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LGBTI-friendly companies excluded from ‘biblically responsible’ investment funds

‘We love our neighbors in the LGBT community, but our investors want to invest according to conservative values’

LGBTI-friendly companies excluded from ‘biblically responsible’ investment funds
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The trading floor of the New York Stock Exchange

A company that invests their clients’ money into niche investment funds has created two new exchange-traded funds (ETFs) that specifically exclude LGBTI-friendly companies.

ETFs invest in specific groups of companies. For example, you can invest in ‘green’ ETFs that only invest in eco-supportive companies, or tech ETFs that only target tech companies.

Yesterday, Inspire Investing announced it had launched two ETFs aimed at conservative evangelical Christians.

The funds exclude any company ‘that has any degree of participation in activities that do not align with biblical values.’

This includes ‘the LGBT lifestyle’

It also excludes companies in any way involved with gambling, abortion, pornography and alcohol.

This is not the first time that ETFs have been created along ethical lines. A ‘Catholic Values’ ETF was launched in 2015 which excluded companies frowned upon by the United States Conference of Catholic Bishops. This includes stocks in defense-related businesses, but does not go as far as Inspire Investing next funds.

Talking to the Financial Times, Robert Netzly, chief executive of California-based Inspire said, ‘There’s huge demand for low-cost investing aligned with biblical values.

‘We love our neighbors in the LGBT community, but our investors want to invest according to conservative values.’

He said any company which takes a ‘take a hardline, activist line’ on gay rights, such as Apple or Starbucks, would be excluded.

‘This is out of step with mainstream America’

Mark Snyder, of LGBT advocacy organization Equality Federation, told FT he was skeptical of the success of the funds.

‘This is out of step with mainstream America, which has embraced non-discriminatory policies and fairness. When organizations and fringe activists have attempted to boycott organizations that support LGBT rights it has tended to be ineffective, so I think it probably won’t garner much interest.’

Two investment funds exist that specifically allow investors to put money into companies that support equality. In 2013, Credit Suisse launched an LGBT Equality Index (CSLGBT), allowing investors to put their money into companies that scored well on LGBT advocacy organization HRC’s Corporate Equality Index.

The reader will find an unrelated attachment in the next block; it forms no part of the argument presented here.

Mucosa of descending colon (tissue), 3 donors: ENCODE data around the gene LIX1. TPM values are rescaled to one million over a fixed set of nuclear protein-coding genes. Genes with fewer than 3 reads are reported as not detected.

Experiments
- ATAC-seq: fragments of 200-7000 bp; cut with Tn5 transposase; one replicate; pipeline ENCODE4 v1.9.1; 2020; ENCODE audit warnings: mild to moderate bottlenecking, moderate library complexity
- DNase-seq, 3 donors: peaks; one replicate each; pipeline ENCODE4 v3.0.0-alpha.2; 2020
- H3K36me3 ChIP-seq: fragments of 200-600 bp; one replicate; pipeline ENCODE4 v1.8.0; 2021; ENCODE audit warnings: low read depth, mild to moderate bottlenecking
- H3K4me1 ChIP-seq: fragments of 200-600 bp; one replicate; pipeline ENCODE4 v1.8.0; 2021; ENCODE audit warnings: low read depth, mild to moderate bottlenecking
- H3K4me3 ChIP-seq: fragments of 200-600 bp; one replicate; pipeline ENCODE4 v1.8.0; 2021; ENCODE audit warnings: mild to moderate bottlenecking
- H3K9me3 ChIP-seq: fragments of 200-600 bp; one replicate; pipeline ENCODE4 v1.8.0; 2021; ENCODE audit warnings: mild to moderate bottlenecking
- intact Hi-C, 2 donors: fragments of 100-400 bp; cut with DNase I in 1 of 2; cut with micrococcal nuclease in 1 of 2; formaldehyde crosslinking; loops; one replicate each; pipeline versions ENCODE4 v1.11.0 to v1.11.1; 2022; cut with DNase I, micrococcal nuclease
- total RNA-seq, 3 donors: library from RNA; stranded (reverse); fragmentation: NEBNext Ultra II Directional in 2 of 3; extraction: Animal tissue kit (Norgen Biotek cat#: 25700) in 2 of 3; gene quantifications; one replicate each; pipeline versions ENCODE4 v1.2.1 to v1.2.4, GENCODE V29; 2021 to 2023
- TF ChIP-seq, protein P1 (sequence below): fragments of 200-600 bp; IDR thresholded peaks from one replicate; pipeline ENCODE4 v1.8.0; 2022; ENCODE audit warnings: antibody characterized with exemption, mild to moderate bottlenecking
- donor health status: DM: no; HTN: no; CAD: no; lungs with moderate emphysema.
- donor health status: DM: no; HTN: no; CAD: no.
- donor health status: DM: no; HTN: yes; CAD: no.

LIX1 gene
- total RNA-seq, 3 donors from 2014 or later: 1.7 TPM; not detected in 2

Pre-dating this, Denver Investments launched its Workplace Equality Index (EQLT) in 2001. It comprises of over 200 companies that support lesbian, gay, bisexual and transgender (LGBT) equality in the workplace. For the past three years the Workplace Equality Index has returned 9.83% per year versus the S&P 500 Index return of 8.87% per year.

John Roberts, Portfolio Manager at Denver Investments told GSN he was convinced that businesses that embrace LGBTI diversity and inclusion perform better, leaving potential slimmer pickings for indexes that target other S&P 500 companies.

‘I’m not sure of the makeup of the index that the Inspire Investing ETF will track, but it seems like they will be challenged. The Workplace Equality Index identifies 246 companies that have LGBT-inclusive workplace policies, that would most likely exclude them from the ETF you are inquiring about.

‘That leaves them with half the index to work with, and given that the companies with LGBT-inclusive workplace policies have a track record of outperforming the broad market, it seems like a high hurdle to get solid performance out of that subset.’

‘Better served stuffing money under the bed and hoping for the best’

Deena Fidas, Director of Workplace Equality Program at HRC, was even more blunt.

‘The most profitable companies have long embraced LGBT equality because quite simply it’s good for business,’ she told GSN. ‘A full majority of the Fortune 500 (82%) have LGBT-inclusive protections. Anyone thinking of investing in a retirement fund that excludes these and myriad other LGBT-friendly companies is probably better served stuffing money under the mattress and hoping for the best.’

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